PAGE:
“As a brainchild of Gonzalez,” Rangasa said “the project concept is anchored securely on the commonly accepted fact that measures to address climate change and disaster impacts start at home where families and individuals are the basic elements of the day-to-day decision-making process.”
According to Gonzalez, educating the youth is a significant element of a new strategy to embed climate change adaptation in the country’s educational system. “Our schools can provide the venue for the adoption and implementation of the integrated global goals for resilience among vulnerable peoples, multiple stakeholders and communities by preparing the populace, both socially and culturally, to meet the unequivocal challenges of climate change and natural disasters,” he stressed.
At the infancy of CCA/DRVR, the Albay Education Division trained more than 8,000 school teachers eight years ago to pioneer on the integration of climate change ‘languages’ into their respective curriculum across all learning areas from mathematics, to science, to music, physical education, English, and Filipino among others.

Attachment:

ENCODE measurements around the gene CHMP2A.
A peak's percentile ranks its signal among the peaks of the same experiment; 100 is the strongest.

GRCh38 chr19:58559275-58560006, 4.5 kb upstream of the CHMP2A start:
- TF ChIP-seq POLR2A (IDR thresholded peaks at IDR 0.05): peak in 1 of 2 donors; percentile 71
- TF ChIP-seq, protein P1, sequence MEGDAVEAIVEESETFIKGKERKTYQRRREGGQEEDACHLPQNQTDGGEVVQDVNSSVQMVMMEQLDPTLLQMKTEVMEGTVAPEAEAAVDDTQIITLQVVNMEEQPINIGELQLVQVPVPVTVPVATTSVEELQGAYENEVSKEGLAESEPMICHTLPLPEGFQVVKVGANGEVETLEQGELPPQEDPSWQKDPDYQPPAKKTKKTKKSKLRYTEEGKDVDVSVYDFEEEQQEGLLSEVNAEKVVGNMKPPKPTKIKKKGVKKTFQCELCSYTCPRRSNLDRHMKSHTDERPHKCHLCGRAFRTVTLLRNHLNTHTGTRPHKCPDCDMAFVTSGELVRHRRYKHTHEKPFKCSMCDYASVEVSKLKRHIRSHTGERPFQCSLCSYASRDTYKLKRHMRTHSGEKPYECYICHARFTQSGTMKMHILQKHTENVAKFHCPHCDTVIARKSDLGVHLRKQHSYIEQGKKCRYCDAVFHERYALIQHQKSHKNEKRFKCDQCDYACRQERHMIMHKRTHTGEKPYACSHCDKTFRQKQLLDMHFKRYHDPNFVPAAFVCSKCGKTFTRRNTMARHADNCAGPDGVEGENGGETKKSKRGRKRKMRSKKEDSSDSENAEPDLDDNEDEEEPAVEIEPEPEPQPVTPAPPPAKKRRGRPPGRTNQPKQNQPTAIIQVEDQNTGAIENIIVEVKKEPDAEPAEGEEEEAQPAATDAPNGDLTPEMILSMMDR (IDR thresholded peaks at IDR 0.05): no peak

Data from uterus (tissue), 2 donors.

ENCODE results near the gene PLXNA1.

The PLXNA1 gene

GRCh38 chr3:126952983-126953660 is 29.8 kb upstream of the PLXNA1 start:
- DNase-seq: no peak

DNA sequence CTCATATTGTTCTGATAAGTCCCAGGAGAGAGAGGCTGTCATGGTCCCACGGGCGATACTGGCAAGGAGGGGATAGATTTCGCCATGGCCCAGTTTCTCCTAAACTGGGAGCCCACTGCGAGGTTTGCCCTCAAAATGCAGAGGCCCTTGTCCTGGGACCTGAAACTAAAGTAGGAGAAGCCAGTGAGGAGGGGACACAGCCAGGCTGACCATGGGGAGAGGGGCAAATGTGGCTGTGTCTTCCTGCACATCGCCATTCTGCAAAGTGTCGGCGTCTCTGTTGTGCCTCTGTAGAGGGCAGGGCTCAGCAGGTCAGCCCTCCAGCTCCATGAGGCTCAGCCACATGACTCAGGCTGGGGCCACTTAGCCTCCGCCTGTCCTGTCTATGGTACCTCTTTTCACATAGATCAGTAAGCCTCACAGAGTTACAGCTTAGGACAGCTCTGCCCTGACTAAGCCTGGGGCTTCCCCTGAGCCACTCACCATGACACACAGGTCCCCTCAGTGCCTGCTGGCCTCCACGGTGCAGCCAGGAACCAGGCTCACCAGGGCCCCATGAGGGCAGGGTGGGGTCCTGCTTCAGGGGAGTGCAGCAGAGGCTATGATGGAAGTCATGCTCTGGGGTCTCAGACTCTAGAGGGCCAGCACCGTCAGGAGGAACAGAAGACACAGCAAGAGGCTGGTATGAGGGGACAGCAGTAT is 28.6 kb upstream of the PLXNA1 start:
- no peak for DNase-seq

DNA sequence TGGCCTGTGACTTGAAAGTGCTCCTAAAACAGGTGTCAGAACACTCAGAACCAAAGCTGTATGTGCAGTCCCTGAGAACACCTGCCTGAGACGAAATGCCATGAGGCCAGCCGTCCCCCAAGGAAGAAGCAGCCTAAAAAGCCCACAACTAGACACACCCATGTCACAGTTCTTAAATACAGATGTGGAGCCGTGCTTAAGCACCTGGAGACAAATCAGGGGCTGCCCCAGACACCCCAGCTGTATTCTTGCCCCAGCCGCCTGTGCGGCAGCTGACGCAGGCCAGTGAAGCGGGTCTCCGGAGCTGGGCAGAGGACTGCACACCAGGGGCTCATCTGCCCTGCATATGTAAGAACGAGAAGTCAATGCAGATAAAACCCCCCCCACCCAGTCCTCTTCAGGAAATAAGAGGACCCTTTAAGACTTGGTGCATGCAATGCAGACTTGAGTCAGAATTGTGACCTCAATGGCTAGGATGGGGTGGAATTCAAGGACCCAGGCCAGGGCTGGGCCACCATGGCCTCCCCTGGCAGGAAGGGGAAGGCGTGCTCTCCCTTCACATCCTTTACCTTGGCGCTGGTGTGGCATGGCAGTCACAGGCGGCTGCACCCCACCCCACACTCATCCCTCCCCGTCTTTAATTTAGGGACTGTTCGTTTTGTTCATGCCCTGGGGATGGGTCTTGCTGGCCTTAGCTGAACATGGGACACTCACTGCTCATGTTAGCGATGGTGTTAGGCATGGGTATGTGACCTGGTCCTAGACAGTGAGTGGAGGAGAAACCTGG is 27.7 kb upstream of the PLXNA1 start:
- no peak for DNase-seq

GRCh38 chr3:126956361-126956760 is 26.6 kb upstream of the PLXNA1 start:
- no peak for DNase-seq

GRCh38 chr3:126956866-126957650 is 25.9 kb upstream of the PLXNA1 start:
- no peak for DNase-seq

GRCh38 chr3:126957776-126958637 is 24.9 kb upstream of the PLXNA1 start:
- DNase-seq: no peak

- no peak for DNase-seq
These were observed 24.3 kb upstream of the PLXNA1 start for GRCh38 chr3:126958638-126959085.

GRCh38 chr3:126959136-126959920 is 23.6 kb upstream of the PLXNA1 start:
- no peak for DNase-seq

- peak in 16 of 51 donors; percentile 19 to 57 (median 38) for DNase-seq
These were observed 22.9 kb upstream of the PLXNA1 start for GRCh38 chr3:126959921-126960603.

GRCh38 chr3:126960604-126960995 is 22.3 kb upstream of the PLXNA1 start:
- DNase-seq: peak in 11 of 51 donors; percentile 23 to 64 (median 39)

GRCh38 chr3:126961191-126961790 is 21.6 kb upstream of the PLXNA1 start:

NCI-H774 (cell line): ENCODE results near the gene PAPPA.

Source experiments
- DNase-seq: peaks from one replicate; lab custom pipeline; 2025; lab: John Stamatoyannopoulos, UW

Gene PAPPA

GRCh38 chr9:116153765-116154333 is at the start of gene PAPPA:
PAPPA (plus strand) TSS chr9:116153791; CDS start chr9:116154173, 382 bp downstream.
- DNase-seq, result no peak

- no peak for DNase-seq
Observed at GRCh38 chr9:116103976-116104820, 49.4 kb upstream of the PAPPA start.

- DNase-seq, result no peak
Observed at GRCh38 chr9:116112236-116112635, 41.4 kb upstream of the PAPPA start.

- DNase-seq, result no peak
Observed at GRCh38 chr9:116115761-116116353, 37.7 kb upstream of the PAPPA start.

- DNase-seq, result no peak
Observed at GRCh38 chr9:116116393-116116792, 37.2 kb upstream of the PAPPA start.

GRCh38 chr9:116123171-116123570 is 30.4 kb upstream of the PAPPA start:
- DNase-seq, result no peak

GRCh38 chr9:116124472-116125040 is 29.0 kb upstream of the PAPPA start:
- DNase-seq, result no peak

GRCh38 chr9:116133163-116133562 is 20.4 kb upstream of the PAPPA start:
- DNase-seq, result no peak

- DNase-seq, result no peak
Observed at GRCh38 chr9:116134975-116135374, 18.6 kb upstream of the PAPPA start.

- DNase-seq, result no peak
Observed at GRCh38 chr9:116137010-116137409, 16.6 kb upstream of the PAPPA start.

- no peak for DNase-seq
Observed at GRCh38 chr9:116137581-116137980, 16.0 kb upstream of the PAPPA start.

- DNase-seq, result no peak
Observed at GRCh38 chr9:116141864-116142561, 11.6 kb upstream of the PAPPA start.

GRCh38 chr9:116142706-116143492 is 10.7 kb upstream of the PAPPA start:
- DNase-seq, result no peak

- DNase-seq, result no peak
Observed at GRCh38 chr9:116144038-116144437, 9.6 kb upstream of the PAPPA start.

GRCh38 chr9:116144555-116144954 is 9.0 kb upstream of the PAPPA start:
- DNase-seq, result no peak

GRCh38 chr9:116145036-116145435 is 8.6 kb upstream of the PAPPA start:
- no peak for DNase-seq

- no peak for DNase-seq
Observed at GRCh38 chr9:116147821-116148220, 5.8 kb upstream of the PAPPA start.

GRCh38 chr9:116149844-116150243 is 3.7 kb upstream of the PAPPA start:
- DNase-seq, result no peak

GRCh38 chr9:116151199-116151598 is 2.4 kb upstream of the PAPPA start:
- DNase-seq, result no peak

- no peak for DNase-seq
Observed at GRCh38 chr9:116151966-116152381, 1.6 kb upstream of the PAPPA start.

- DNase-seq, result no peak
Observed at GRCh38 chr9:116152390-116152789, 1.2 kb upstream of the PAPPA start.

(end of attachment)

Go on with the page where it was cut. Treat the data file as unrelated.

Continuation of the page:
The above events will form part of a synergy of the empowering advocacy to knit all CCA/DRVR enabled sectors such as the local government units that are now equipped with their respective Local Climate Change Action Plans for municipalities, cities and provinces, as well as the Barangay Contingency and Recovery Plans for the frontliners.
Created about four years ago, the LCCAD, which is based in Legazpi is the national CCA and DRVR training institution and service provider duly recognized by the Department of the Interior and Local Government (DILG) that provides theoretical moorings to national, local government units and multiple stakeholders.